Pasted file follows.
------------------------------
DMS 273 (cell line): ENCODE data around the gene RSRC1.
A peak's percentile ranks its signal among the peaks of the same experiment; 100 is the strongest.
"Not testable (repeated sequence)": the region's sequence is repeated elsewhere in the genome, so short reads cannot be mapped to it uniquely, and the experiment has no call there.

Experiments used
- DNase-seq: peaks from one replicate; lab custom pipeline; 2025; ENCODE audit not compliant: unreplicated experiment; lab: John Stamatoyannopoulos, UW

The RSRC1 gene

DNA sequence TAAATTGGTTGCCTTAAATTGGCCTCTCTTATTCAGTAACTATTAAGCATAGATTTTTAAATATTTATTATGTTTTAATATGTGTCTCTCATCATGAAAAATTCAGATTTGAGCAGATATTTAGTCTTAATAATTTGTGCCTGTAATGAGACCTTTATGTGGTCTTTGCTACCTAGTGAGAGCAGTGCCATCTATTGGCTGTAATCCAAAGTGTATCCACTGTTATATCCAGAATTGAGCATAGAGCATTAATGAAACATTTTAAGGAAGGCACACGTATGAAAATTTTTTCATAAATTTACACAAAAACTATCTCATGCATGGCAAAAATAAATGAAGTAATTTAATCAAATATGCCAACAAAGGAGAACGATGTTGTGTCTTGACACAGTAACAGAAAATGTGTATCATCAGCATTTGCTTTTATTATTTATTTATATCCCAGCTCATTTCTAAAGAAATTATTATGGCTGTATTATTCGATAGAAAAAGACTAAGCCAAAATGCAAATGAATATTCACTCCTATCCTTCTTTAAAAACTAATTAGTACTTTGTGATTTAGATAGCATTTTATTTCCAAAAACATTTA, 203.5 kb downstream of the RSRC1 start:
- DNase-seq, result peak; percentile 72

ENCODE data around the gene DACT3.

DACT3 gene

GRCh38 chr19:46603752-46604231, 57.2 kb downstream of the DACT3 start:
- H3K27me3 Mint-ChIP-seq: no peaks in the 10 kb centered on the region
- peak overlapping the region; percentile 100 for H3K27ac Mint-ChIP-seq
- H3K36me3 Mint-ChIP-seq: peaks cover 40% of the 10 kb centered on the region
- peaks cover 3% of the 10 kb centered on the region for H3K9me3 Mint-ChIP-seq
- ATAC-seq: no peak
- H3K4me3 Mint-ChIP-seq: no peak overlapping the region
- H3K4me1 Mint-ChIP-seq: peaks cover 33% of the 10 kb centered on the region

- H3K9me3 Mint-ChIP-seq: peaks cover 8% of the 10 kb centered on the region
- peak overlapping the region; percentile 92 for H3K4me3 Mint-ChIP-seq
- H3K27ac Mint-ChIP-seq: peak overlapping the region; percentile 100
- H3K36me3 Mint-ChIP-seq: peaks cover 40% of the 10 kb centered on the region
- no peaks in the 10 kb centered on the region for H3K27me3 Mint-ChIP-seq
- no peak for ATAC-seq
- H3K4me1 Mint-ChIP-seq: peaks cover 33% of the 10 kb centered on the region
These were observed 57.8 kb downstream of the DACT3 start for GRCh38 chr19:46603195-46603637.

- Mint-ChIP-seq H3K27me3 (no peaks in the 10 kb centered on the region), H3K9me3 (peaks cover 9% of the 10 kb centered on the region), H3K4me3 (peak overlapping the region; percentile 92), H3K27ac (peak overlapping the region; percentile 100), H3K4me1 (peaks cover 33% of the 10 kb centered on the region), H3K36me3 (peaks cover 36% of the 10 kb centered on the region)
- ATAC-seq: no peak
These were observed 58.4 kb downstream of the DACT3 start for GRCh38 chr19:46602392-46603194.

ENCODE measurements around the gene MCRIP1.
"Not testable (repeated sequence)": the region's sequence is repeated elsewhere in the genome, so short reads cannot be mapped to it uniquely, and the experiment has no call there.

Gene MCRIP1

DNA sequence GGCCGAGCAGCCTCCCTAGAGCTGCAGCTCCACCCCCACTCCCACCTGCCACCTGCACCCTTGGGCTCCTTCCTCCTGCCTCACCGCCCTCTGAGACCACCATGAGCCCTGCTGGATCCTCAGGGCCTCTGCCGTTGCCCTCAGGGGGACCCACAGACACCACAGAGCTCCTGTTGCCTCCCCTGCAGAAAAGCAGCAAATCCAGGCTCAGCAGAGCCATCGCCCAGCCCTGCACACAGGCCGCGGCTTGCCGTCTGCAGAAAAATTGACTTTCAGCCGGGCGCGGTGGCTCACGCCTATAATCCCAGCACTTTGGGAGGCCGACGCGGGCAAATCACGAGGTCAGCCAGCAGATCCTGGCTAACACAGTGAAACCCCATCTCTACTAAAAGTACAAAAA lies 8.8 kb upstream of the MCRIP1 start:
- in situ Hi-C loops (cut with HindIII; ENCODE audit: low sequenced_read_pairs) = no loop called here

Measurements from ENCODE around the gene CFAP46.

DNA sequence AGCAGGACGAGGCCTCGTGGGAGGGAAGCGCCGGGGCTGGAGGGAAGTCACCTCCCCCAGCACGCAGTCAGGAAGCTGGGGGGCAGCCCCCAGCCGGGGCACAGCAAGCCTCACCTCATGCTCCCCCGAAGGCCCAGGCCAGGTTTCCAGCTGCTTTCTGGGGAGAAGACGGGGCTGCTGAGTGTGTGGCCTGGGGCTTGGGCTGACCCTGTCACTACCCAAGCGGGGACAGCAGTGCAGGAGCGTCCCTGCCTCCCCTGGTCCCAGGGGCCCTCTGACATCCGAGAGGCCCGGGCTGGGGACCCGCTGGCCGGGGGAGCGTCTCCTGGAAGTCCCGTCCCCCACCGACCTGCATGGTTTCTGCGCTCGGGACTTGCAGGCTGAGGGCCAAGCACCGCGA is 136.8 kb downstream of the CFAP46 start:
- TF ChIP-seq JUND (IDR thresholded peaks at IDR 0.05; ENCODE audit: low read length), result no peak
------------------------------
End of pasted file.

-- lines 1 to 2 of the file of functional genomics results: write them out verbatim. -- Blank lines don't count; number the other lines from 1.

DMS 273 (cell line): ENCODE data around the gene RSRC1.
A peak's percentile ranks its signal among the peaks of the same experiment; 100 is the strongest.